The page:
Smoking rates decreased twice as fast as the global average in countries that embraced vaping

A supportive approach to vaping/electronic cigarettes, such as the absence of taxes and encouragement from public health officials to use vaping as quit aids, leads to a significant decrease in smoking rates, a white paper with case studies on vaping in four countries found.

The paper was published earlier this month by the Institute of Economic Affairs (UK), the New Zealand Taxpayers’ Union (New Zealand), IREF (France), and The Property Rights Alliance (USA).

The paper, titled “Vaping Works. International Best Practices: United Kingdom, New Zealand, France and Canada”analyzes the policies implemented by governments on electronic cigarettes and combustible tobacco products for smoking cessation efforts in the UK, New Zealand, France and Canada.

The case studies indicate there is clear and comprehensive evidence indicating electronic cigarettes are “95 percent safer” than combustible tobacco products and are “twice as effective as traditional nicotine replacement therapies, ”the publishers of the papers said.

“Countries that embrace vaping, such as France, the United Kingdom, New Zealand, and Canada have witnessed a decrease in smoking rates that is twice as fast as the global average,” the paper notes.  In the United Kingdom, the government’s liberal approach to vaping has led to a significant reduction in smoking rates, the UK case study in the paper found. Between 2012 and 2016, the smoking rate in the UK fell from 20.4 percent to 16.1 percent.

This drop can be attributed to the support for vaping by the government agency, Public Health England (PHE), the embrace of harm reduction by public health officials, as well as no taxation and limited prohibition on public usage for electronic cigarettes, the UK case study noted. The UK dropped 25% in its smoking rate since 2012, unlike the European Union which only decreased one percentage point between 2014 and 2020.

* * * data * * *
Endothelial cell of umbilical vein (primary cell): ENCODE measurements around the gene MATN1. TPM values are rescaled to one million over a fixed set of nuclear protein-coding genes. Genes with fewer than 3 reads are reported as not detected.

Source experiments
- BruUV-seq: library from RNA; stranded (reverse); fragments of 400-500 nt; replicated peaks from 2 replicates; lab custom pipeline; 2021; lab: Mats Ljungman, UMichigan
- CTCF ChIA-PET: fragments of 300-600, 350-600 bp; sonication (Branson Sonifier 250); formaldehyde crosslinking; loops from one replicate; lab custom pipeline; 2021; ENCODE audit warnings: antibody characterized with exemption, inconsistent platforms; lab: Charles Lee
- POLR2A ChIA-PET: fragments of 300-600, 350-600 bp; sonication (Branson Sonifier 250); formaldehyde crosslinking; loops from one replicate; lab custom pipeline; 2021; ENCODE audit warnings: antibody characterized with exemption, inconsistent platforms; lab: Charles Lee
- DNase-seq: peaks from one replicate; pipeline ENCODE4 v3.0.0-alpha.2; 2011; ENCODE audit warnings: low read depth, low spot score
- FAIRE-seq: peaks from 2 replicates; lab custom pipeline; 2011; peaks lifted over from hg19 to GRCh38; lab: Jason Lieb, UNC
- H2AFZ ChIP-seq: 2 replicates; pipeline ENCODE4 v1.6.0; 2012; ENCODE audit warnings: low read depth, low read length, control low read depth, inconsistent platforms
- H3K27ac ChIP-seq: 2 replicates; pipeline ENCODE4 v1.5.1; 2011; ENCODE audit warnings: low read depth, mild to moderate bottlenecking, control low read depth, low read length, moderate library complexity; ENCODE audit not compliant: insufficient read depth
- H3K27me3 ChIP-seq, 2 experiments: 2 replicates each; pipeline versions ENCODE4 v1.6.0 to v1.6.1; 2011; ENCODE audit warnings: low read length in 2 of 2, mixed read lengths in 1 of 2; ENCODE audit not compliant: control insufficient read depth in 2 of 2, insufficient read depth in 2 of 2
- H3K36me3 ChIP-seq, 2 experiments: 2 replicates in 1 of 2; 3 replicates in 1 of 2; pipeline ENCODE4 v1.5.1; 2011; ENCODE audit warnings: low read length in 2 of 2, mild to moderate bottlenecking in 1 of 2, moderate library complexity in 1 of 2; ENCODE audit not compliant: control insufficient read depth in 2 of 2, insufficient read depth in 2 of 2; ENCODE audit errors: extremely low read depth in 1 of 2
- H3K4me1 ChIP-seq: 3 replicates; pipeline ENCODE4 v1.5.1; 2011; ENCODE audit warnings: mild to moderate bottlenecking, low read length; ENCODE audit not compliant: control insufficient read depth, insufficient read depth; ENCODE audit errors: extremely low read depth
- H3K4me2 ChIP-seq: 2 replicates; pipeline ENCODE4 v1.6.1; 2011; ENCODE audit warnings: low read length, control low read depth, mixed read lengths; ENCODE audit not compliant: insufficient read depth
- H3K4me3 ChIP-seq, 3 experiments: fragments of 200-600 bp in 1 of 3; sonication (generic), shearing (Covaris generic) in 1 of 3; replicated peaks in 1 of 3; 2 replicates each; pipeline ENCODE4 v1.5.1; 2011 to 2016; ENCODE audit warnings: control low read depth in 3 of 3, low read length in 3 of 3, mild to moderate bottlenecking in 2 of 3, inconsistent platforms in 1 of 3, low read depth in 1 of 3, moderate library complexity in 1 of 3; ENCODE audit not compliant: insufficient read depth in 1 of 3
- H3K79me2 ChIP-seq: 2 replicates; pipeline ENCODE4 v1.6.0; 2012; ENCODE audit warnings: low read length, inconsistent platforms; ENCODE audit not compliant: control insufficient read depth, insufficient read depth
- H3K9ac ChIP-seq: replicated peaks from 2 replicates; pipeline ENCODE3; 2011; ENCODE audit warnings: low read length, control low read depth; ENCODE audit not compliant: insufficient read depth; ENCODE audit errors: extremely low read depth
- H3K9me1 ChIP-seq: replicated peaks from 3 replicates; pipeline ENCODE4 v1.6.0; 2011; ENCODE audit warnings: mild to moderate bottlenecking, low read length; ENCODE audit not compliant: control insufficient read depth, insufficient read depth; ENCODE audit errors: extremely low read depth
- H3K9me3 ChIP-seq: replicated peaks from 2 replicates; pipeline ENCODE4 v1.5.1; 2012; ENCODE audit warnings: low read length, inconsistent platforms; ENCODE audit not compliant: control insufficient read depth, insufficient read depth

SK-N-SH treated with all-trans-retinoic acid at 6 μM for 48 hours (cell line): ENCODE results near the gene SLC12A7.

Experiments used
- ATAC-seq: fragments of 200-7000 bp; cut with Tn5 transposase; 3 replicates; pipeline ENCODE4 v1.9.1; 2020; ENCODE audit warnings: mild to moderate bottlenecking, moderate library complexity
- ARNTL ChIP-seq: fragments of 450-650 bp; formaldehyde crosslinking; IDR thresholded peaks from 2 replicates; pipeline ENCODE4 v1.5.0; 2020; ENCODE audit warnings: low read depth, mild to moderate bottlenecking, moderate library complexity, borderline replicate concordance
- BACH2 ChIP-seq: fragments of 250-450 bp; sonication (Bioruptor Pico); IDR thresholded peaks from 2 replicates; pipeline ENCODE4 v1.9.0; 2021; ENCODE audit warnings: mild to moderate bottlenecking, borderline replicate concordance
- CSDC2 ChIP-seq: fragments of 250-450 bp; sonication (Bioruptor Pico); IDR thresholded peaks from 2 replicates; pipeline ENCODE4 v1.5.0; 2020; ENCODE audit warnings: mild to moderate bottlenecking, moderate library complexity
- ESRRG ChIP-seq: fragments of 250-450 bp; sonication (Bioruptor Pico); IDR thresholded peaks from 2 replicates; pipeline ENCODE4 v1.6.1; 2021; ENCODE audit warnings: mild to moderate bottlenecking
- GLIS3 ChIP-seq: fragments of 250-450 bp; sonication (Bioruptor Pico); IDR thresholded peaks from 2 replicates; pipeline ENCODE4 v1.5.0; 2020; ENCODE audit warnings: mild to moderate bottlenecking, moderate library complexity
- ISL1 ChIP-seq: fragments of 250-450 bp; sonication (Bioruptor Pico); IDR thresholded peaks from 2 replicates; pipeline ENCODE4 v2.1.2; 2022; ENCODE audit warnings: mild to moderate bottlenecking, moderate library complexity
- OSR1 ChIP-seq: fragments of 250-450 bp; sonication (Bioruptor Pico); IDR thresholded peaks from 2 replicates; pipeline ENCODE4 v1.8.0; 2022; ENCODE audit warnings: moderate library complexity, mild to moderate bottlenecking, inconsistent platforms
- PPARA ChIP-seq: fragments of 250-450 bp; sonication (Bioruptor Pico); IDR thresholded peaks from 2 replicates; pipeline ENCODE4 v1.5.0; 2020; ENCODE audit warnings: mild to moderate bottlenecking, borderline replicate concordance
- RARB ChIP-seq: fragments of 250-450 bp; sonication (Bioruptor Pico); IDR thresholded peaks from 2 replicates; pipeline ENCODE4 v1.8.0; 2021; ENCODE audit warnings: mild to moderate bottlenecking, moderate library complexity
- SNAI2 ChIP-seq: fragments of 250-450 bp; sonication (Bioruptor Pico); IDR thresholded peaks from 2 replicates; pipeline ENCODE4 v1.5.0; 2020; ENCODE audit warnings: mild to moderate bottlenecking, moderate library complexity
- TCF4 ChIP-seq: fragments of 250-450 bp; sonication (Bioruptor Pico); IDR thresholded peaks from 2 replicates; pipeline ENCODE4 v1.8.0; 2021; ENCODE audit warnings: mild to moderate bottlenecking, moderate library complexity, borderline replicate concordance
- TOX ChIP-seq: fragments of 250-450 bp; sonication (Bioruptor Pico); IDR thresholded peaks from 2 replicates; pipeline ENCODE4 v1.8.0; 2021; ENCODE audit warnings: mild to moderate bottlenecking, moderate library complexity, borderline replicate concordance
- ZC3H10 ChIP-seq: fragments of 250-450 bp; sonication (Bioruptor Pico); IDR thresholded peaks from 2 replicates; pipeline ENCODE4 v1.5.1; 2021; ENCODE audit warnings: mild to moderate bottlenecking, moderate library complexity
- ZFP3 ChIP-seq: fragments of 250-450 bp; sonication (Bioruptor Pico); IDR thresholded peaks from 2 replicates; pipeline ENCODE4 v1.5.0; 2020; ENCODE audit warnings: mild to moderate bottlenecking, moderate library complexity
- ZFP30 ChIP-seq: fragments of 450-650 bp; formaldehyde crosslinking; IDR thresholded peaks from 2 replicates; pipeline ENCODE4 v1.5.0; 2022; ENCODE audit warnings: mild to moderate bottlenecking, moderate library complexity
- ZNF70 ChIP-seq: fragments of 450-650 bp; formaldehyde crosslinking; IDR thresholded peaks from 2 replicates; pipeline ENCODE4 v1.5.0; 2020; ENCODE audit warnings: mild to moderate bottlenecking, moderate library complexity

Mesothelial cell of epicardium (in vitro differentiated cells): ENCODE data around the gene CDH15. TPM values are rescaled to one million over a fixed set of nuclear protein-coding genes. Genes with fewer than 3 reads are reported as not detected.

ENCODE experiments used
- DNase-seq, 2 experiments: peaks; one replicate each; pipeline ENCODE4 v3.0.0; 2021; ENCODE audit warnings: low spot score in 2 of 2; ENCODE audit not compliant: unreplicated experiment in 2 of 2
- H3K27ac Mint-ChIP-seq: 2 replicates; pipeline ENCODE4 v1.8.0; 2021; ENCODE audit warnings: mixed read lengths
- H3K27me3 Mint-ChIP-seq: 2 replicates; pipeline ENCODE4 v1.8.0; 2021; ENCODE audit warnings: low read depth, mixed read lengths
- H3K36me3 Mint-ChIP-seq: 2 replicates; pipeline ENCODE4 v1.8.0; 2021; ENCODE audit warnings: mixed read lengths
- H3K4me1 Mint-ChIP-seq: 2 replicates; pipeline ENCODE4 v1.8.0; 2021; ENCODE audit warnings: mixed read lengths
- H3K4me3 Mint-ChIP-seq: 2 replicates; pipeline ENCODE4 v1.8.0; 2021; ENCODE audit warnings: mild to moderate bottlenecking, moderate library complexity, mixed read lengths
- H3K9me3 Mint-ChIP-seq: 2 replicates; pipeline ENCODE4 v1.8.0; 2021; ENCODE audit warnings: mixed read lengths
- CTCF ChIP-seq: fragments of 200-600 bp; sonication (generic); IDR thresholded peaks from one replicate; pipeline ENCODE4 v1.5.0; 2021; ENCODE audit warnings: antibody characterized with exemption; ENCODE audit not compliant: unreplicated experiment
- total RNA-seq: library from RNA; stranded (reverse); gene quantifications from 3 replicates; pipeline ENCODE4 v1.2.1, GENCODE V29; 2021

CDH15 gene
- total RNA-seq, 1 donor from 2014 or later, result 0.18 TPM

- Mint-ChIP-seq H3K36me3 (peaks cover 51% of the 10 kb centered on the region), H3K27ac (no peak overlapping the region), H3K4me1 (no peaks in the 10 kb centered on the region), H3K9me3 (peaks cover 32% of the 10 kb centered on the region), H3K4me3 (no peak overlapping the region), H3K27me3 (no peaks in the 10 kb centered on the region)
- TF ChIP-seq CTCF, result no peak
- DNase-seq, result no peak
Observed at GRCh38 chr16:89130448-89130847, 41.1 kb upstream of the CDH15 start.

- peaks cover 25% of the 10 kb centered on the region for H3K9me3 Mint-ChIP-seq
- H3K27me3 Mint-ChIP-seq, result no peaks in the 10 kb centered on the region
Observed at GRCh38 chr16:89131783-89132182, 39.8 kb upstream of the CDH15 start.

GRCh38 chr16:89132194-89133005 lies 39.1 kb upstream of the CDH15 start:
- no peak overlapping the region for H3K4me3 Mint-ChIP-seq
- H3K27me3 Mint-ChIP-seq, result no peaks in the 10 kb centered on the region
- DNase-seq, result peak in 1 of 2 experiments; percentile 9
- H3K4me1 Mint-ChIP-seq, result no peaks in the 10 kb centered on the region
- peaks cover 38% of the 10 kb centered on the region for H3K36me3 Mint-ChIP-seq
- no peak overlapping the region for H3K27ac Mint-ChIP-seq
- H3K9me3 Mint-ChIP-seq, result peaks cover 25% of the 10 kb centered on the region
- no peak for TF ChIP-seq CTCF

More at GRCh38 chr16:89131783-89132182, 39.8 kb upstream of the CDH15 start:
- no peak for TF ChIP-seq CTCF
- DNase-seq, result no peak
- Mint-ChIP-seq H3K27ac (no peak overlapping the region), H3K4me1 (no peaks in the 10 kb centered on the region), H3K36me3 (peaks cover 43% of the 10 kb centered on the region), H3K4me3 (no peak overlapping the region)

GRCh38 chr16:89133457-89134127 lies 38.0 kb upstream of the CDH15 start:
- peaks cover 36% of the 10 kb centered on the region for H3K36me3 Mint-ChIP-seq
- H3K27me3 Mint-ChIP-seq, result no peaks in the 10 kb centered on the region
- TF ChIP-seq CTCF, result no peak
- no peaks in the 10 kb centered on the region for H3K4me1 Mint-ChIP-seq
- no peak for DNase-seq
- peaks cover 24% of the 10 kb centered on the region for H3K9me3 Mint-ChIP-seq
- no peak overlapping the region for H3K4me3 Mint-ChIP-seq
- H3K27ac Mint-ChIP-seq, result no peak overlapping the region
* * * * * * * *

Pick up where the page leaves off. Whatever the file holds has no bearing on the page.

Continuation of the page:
The New Zealand case study found that despite the country having the highest tobacco excise among the OECD countries, the legalization and unregulated market of vaping products caused a significant decline in smoking rates. The smoking rate dropped from 12.0% in 2020 to 10.5% in 2021, while vape usage increased 2.3%.

Overall, daily tobacco usage dropped from 14.2% to 11.60% while daily vaping usage augmented from 0.09% to 3.50%from 2016 to 2020.  Although advertising is prohibited, the use of vape as a smoking cessation aid has been notable, given that 700,000 individuals quit tobacco via vaping.

In Canada, the growth of vaping salesin 2019 led to the largest decline in smoking for the past decade. The introduction of Juul and Vuse in 2018 played a significant role in the Canadian market, when the twelve-month cumulative cigarette shipments decreased 7.5% in 2019 alone, compared to 1.5% perannum from 2011 and 2018, the study notes.

The paper consists of four reports, each documenting one of the four countries. The UK, New Zealand, France and Canada reports are written respectively by Christopher Snowdon (Institute of Economic Affairs, the UK), Louis Houlbrooke (New Zealand Taxpayers’ Union, New Zealand), Patrick Coquart (IREF,France), and Prof. Ian Irvine (Concordia University, Canada).